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Telehealth use in behavioral health cases shows promise in cost control, with utilization on the rise

The lack of telemedicine's accessibility can negatively affect patient engagement and follow-through in care, according to new research.

Jeff Lagasse, Associate Editor

Telemedicine technology has been improving steadily over the past several years, and as the tech gets better, so does its reputation. 

Increasingly, payers and providers are realizing that telemedicine has the potential to control costs, but the sector has now crossed a threshold. Complex clinical cases and behavioral health are now being treated viably using a virtual approach.

Much of telemedicine's appeal lies in accessibility. The lack of access to care through telemedicine negatively affects patient engagement and follow-through, according to new research from telehealth provider Teladoc. Treating mental health in particular becomes easier, less costly and less stigmatized when behavioral health treatment can take place in a virtual setting.

"Increasingly, people who are suffering from behavioral health disorders are recognizing that virtual care can often be a highly effective solution," said Dr. Lew Levy, Teladoc's chief medical officer. "About 42 million Americans have anxiety disorders, and more than 16 million suffer from major depression. But most haven't received treatment in the prior year."

That's problematic, because in the U.S., 70 percent of people with a behavioral health issue also have a medical comorbidity, the research showed. For those dealing with multiple conditions, such as hypertension and depression, a single point of virtual access to answers to their healthcare needs means improved outcomes through better care coordination. And in a value-based world, better health for patients usually translates into better financial standing for providers.

Whether a patient's primary malady is behavioral or physical, there's a cost to the delivery system. Something as simple as adjusting blood pressure medication can often be done in a more cost effective way through a virtual setting.

"There's a quality aspect as well," Levy said. "Someone doesn't have to be in a waiting room where people may be suffering from flu or other illnesses. If they have some complexity to their blood pressure situation they can be referred to some expertise. … For an individual living in rural Maine, the best provider might be a physician with a Maine license practicing in Portland, but it's an hour car ride for the patient. But now that expertise can be delivered in a convenient way, and with top-notch medical knowledge."

The potential for telemedicine to address clinical cost becomes clearer when examining a breakdown of what contributes cost to the system. Episodic care, said Levy, drives about 23 percent of the costs. Telehealth programs rooted in general medicine are beginning to tackle those.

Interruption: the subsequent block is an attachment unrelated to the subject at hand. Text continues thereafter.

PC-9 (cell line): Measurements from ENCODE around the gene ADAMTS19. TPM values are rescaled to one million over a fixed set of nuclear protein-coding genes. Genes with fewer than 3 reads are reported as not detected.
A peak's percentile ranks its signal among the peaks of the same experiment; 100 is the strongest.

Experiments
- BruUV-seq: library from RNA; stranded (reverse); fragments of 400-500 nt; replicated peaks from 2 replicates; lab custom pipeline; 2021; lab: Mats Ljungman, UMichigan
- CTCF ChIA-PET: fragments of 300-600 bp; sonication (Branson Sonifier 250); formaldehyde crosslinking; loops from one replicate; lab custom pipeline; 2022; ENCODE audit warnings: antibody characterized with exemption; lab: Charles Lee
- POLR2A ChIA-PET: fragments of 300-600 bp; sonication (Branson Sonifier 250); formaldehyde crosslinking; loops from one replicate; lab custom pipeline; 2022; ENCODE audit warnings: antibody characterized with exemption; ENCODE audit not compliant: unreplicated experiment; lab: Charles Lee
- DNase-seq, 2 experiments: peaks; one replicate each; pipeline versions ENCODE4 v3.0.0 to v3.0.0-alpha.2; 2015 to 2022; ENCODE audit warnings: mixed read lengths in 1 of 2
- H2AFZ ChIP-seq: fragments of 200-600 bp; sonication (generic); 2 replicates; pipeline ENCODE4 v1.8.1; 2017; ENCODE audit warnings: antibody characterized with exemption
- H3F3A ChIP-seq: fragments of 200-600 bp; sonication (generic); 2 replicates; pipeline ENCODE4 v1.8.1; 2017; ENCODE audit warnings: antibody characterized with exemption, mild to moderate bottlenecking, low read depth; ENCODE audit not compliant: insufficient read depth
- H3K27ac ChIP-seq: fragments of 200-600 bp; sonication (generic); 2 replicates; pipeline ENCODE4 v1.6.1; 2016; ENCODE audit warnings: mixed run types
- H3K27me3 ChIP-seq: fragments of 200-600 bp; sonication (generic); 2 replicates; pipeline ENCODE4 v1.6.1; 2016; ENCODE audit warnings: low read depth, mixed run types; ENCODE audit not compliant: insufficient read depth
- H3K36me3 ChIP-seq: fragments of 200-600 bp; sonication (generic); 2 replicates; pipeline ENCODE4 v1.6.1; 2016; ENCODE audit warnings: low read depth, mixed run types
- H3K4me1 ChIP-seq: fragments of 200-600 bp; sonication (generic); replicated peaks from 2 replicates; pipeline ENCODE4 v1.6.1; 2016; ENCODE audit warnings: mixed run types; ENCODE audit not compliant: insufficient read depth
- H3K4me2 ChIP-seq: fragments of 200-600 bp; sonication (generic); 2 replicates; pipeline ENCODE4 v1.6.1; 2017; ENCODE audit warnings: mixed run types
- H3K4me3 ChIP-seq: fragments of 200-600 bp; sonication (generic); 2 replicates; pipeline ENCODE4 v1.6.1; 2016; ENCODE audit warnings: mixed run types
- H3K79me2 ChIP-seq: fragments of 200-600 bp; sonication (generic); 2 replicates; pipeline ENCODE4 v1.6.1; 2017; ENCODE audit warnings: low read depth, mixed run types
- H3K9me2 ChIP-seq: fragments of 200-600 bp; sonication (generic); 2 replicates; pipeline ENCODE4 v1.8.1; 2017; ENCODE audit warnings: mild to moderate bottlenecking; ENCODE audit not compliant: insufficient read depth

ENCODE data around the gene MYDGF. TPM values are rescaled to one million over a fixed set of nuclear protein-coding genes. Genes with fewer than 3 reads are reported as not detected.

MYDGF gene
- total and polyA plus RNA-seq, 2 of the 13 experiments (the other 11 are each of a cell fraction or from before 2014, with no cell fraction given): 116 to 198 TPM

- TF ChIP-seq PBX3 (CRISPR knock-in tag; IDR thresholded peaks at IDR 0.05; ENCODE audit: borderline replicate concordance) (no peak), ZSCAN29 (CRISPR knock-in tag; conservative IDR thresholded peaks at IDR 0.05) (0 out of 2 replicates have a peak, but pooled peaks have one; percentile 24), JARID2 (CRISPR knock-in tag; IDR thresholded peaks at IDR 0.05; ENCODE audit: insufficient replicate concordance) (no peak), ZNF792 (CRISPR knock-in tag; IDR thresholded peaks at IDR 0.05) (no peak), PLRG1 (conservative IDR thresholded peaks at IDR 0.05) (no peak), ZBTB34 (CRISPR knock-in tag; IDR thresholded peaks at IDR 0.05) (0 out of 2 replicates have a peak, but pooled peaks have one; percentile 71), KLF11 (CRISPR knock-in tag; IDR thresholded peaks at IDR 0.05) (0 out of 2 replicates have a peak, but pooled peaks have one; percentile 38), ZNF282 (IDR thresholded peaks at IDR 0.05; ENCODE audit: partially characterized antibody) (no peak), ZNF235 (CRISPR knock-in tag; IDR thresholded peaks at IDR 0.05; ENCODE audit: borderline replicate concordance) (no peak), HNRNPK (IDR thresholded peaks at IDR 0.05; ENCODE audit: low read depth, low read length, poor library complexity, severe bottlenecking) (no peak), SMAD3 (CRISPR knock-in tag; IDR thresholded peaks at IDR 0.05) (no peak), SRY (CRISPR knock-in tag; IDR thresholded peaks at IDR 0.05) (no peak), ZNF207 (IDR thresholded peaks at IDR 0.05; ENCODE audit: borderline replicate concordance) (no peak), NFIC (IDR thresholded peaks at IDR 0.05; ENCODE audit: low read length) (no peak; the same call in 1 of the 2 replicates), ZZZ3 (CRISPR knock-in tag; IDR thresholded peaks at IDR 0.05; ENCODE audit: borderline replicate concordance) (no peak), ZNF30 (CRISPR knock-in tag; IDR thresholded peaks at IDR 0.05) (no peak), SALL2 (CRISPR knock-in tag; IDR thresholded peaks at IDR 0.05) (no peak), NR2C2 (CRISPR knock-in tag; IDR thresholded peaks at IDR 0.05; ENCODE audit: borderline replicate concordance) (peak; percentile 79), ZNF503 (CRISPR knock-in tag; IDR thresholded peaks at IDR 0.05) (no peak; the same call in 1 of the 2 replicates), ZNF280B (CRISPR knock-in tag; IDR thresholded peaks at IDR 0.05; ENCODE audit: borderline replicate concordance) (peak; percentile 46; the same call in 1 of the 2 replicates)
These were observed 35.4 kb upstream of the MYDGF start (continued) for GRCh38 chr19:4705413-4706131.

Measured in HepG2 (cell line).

When it comes to more complex care, 27 percent of the population drives 40 percent of the costs, including expert medical opinion and behavioral health. 

"These are areas in which an individual might have a fairly serious medical condition that has not been very well controlled on a very costly medication, or individuals who might be facing yet another complicated virtual procedure," Levy said.

Then, at the top of the pyramid, is clinical care, which affects 3 percent of the population but drives 37 percent of the costs, said Levy. Telehealth is addressing this through artificial intelligence, applying it to areas such as challenging oncology cases.

"Putting the medical situation first, I believe, has been some of the key to how we see the delivery of clinical quality, and it's happening in all of the markets in which we've delivered our services," he said. "The quality of our expert medical opinion service, for instance, is done through leveraging the expertise of board-certified specialists in countless aspects of medicine."

Costs large and small can be addressed. Say someone wants to use telemedicine to get to the bottom of a pesky skin rash. The patient would typically provide high-resolution photographs for review by a top dermatologist, but if the condition was more complex and chronic -- perhaps the patient was having these skin lesions for an extended period of time -- an expert would be brought on board to conduct an in-depth interview. If there was pathology involved, the telemedicine group would collect the pathology and review all of the care the patient has received, making substantive treatment changes up to 75 percent of the time to get patients into the correct course of care.

"And we can save money by avoiding therapies and interventions that would not be efficacious in the ongoing care of the individual," said Levy.

Early results in the behavioral health space have been equally as encouraging. According to its research, Teladoc's behavioral health service have seen meaningful symptom reduction, with a 32 percent decrease in depression symptoms, a 31 percent reduction in anxiety symptoms and a 20 percent reduction in stress symptoms.

Levy sees telemedicine as being at an inflection point, with growing utilization and acceptance that he only anticipates will grow.

"I do believe quite strongly we are in many ways at the beginning of the story in terms of the ubiquity of virtual care being adopted in the future," he said.

Twitter: @JELagasse
Email the writer: jeff.lagasse@himssmedia.com

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